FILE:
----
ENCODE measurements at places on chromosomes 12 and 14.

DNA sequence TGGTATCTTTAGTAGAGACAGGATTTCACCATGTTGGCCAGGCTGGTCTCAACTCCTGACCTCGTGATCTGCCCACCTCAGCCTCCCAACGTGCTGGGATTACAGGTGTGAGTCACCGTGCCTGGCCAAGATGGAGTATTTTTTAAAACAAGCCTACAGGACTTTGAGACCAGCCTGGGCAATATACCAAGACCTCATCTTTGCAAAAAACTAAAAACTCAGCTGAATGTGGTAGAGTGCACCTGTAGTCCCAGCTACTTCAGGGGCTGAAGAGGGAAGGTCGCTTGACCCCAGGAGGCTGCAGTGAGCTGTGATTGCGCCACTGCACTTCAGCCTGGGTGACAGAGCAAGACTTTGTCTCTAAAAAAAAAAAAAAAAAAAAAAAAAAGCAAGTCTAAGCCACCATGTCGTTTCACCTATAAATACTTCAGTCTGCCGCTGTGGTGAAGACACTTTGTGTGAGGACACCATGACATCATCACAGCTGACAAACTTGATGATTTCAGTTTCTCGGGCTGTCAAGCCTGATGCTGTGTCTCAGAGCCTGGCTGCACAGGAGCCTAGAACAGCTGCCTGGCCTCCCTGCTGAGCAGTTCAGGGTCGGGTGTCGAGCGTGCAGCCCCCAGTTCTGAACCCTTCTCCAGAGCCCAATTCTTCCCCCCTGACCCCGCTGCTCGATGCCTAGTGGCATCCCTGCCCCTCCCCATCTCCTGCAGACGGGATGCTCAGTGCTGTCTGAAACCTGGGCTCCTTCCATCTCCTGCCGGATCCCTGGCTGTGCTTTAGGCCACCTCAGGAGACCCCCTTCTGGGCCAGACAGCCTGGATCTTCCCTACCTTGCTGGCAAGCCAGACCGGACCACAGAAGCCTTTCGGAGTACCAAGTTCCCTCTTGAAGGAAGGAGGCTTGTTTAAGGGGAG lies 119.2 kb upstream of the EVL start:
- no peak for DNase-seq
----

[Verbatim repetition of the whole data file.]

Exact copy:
ENCODE measurements at places on chromosomes 12 and 14.

DNA sequence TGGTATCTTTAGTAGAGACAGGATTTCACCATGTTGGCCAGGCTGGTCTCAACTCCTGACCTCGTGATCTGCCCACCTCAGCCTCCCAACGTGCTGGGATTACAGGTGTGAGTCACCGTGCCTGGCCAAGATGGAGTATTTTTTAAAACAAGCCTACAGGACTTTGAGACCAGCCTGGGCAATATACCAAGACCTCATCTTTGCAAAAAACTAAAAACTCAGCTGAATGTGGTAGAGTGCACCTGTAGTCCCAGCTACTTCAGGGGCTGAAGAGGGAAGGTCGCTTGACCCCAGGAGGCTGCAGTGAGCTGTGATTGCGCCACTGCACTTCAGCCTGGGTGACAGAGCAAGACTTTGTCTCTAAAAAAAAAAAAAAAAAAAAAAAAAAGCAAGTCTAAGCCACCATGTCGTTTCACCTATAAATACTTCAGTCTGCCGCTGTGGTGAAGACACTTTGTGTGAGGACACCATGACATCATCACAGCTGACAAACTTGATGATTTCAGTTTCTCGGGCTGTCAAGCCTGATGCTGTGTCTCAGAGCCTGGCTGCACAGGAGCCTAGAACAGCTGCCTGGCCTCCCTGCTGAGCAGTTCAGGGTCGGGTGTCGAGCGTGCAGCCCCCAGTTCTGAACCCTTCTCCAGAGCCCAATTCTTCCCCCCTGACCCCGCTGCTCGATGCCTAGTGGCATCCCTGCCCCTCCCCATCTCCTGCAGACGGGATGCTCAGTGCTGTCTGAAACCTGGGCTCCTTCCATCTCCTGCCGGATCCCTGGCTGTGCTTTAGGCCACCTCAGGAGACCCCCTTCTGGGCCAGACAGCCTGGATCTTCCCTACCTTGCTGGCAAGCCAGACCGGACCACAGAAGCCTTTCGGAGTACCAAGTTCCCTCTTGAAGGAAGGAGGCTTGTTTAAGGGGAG lies 119.2 kb upstream of the EVL start:
- no peak for DNase-seq